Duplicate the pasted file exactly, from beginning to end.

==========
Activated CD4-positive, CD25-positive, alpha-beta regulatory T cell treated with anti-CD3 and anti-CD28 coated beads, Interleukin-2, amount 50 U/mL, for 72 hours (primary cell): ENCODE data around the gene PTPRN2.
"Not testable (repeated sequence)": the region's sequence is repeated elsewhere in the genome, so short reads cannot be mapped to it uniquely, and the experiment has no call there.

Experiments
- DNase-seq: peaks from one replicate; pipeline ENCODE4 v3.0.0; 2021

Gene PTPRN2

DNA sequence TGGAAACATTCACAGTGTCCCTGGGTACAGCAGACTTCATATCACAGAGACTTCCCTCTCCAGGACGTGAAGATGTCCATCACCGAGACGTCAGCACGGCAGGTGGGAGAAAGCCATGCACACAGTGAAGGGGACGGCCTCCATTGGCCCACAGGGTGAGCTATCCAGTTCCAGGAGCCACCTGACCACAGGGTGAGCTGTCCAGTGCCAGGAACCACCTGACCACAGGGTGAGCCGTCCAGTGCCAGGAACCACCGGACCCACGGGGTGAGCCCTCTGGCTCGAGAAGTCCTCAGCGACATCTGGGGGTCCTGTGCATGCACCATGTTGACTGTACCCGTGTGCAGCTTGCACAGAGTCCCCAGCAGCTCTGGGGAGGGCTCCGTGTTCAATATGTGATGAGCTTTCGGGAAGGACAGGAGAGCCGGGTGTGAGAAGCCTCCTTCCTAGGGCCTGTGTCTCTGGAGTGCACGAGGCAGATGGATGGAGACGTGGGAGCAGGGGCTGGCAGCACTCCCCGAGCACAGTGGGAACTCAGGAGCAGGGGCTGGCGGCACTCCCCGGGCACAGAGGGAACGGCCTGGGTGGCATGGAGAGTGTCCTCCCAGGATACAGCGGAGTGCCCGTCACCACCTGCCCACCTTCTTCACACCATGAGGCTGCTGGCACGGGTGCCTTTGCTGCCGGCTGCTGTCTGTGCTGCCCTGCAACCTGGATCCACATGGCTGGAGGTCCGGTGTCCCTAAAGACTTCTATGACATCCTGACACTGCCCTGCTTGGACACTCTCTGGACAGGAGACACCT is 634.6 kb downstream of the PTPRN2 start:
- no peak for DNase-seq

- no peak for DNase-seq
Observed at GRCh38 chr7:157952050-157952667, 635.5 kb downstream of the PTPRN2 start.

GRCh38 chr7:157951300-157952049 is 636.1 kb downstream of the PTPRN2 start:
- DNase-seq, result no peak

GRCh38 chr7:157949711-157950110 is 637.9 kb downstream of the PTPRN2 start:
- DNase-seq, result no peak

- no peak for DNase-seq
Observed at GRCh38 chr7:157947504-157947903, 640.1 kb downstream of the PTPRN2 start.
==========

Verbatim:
Activated CD4-positive, CD25-positive, alpha-beta regulatory T cell treated with anti-CD3 and anti-CD28 coated beads, Interleukin-2, amount 50 U/mL, for 72 hours (primary cell): ENCODE data around the gene PTPRN2.
"Not testable (repeated sequence)": the region's sequence is repeated elsewhere in the genome, so short reads cannot be mapped to it uniquely, and the experiment has no call there.

Experiments
- DNase-seq: peaks from one replicate; pipeline ENCODE4 v3.0.0; 2021

Gene PTPRN2

DNA sequence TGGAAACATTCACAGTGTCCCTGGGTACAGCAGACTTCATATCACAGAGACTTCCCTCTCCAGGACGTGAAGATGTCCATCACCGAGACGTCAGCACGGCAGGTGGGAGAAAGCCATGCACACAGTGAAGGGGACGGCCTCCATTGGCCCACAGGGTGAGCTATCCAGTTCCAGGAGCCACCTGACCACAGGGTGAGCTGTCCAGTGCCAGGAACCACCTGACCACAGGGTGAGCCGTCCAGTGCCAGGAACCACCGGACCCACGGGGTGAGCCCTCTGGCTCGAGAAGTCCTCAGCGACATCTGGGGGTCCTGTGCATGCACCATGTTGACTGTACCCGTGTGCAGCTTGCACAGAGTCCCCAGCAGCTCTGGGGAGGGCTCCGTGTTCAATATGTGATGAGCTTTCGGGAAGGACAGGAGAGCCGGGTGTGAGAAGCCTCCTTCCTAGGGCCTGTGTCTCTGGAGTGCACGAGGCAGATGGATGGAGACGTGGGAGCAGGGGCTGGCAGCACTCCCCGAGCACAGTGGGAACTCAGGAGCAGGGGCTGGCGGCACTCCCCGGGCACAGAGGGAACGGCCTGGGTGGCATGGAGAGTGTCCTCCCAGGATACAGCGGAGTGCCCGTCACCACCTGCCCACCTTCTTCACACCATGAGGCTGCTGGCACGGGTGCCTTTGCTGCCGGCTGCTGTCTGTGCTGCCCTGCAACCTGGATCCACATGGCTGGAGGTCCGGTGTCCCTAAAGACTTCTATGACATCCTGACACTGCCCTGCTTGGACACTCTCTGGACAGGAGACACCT is 634.6 kb downstream of the PTPRN2 start:
- no peak for DNase-seq

- no peak for DNase-seq
Observed at GRCh38 chr7:157952050-157952667, 635.5 kb downstream of the PTPRN2 start.

GRCh38 chr7:157951300-157952049 is 636.1 kb downstream of the PTPRN2 start:
- DNase-seq, result no peak

GRCh38 chr7:157949711-157950110 is 637.9 kb downstream of the PTPRN2 start:
- DNase-seq, result no peak

- no peak for DNase-seq
Observed at GRCh38 chr7:157947504-157947903, 640.1 kb downstream of the PTPRN2 start.